And of course civil liberties organisations, a small but determined force, raised their voice all over the country. Unfortunately two members of the Andhra Pradesh Civil Liberties Committee along with some villagers of the affected area were arrested on 15th July 2012 under the Andhra Pradesh Special Public Security Act when they were planning to come to Delhi to file cases in this regard.
The CDRO has come out with its report which does establish death of civilians. What has been the state government’s and home ministry’s response so far?
There was a Special Investigation Team by the State Government constituted which apparently has admitted that 7 persons killed were villagers.
The Report of the Magisterial Enquiry, routinely instituted in cases of police action, has not yet been made public but as reported in the media, no villagers appeared before the Magistrate, This is despite the fact that there are explicit guidelines of the NHRC that in such Magisterial Enquiries the relatives of the deceased must invariably be involved.
I believe the government has set up a judicial probe to look into the incident and so has the CRPF. What’s been happening with those inquiries so far?
The Government had announced a judicial enquiry by Retd. Justice VK Agrawal of Madhya Pradesh in the month of July, which was to be preferably concluded in 3 months, but to the best of my knowledge, the process of enquiry has not yet begun.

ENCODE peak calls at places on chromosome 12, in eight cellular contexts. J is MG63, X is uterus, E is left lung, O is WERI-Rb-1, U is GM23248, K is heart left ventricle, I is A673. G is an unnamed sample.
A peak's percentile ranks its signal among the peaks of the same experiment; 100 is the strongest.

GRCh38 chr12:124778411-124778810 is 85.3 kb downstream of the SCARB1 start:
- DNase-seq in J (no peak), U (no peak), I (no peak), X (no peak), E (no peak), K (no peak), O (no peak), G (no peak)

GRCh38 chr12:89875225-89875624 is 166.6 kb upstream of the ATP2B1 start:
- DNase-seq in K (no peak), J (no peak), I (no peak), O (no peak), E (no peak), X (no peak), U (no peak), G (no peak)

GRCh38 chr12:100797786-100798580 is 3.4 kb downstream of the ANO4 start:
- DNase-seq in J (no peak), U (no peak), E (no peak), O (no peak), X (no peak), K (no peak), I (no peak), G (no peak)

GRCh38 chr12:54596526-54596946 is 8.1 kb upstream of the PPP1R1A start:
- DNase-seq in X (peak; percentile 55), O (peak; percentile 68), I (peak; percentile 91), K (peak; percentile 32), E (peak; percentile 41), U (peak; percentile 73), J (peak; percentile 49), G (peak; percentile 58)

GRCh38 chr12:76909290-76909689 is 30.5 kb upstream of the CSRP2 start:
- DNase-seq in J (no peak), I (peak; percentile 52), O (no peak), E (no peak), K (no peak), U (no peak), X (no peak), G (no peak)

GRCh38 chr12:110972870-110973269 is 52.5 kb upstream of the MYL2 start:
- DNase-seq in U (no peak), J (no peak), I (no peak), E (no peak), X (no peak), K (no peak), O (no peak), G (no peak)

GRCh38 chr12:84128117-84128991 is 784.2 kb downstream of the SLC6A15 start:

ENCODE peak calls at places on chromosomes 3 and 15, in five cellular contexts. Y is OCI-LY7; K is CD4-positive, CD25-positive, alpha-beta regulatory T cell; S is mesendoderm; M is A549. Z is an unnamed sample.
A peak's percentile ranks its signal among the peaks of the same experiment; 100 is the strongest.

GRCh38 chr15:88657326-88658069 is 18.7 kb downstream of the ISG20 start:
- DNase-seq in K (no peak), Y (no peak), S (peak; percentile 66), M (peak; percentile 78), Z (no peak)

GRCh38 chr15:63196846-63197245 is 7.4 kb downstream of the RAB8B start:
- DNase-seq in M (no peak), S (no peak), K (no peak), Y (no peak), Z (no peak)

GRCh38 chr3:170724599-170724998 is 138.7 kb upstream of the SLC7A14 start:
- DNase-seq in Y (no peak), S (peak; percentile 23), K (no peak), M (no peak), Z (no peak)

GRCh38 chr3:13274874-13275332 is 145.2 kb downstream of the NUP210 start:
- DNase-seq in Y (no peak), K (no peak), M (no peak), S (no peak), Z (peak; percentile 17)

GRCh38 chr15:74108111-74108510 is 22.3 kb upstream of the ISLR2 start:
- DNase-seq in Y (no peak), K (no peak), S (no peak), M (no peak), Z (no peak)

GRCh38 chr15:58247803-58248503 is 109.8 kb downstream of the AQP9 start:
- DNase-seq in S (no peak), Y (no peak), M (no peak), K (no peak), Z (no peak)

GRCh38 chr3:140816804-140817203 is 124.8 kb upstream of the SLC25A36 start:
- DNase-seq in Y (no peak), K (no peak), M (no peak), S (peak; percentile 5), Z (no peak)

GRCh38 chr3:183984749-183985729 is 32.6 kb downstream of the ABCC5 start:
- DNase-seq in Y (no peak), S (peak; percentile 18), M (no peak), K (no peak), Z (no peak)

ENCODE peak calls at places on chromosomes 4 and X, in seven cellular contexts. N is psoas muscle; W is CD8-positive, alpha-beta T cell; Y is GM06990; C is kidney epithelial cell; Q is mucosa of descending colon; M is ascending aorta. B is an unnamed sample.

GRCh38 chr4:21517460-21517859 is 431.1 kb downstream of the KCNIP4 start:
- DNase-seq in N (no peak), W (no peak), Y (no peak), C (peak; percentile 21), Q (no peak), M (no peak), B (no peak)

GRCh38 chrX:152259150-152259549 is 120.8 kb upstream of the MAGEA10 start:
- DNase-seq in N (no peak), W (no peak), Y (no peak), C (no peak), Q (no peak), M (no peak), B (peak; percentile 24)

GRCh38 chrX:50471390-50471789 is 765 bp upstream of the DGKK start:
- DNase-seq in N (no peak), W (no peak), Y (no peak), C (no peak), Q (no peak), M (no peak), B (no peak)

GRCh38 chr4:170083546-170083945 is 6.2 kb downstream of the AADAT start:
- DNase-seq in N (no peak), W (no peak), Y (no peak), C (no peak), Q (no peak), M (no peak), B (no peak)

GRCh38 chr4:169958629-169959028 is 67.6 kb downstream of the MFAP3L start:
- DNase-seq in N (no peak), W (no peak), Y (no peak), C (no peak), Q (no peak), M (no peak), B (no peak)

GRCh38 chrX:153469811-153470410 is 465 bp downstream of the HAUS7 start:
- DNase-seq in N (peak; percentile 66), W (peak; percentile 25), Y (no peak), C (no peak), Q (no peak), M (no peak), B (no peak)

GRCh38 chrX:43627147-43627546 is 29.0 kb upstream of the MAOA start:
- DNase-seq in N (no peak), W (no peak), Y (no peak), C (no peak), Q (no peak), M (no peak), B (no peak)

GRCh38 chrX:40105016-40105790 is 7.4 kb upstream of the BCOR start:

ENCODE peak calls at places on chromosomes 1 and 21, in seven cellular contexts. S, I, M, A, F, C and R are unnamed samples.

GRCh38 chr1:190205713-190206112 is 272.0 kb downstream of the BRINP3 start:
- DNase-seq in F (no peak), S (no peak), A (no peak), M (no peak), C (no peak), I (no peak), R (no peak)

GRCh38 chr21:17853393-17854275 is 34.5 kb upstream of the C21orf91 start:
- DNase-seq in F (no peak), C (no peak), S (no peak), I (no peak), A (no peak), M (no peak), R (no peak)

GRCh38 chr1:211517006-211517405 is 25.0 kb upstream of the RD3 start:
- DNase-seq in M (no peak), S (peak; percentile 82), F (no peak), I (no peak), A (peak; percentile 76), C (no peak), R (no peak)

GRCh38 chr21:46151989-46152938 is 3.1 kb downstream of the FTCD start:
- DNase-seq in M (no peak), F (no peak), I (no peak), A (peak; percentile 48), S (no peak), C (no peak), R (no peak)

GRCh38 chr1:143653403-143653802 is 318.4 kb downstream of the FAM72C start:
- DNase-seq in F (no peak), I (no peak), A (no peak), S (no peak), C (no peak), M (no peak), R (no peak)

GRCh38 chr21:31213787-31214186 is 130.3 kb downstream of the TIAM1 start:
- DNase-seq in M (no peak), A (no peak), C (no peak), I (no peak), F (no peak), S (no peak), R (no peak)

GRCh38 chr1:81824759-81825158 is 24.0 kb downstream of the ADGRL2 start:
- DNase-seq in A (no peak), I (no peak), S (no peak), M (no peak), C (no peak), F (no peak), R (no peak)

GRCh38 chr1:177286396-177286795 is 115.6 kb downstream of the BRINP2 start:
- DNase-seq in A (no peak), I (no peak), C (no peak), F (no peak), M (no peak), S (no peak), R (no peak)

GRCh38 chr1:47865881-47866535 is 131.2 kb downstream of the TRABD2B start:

An in-house enquiry by the Central Reserve Paramilitary Force led to guidelines being framed for so-called Special Operations in Naxal affected areas.
There have been reports that this was not the first time that Kotteguda was attacked. Is that so?
Kotteguda was one of the villages which was attacked in the early days of the Salwa Judum (2005-6) and had been emptied out during that period. Most of the villagers had been forced to migrate to Andhra Pradesh. It is only in 2008 that they came back and attempted to resettle being emboldened by the successes of Village Nendra and Lingagiri which had been helped by the NGO Vanvasi Chetna Ashram to resettle. Even today many Kotteguda residents are yet to return and the villagers had been planning on facilitating this eventually.
Indeed, this less known aspect of the Kotteguda situation makes the police action even more reprehensible, particularly in the face of specific interim directions of the Supreme Court to the Chhatisgarh Government to resettle the adivasis internally displaced by Salwa Judum. It also discloses a possible motive for an action that otherwise defies logic – namely ground clearing.
Is there normally any Naxal presence in Kotteguda, given the fact that it was the second time the village was attacked?
I do not think that the fact that the village was attacked is proof of there having been Naxal presence. The Naxals have very dispersed though not continuous presence in many parts of Bastar region and make occasional forays right upto the town of Dantewada, would that justify a police action there?
What is the response of the villagers who survived? There have been reports of migration to Andhra Pradesh.
Yes, I had also seen newspaper reports quoting the Sarpanch to that effect, but I have no first hand information about it.
The government keeps saying that Naxalites are the biggest threat to India’s security. How come they suddenly became such an emergency in the last one decade in Chhattisgarh that the government can afford such huge collateral damage of mass exodus, tribal killings and extra-judicial arrests but they have to weed out naxalites at any cost?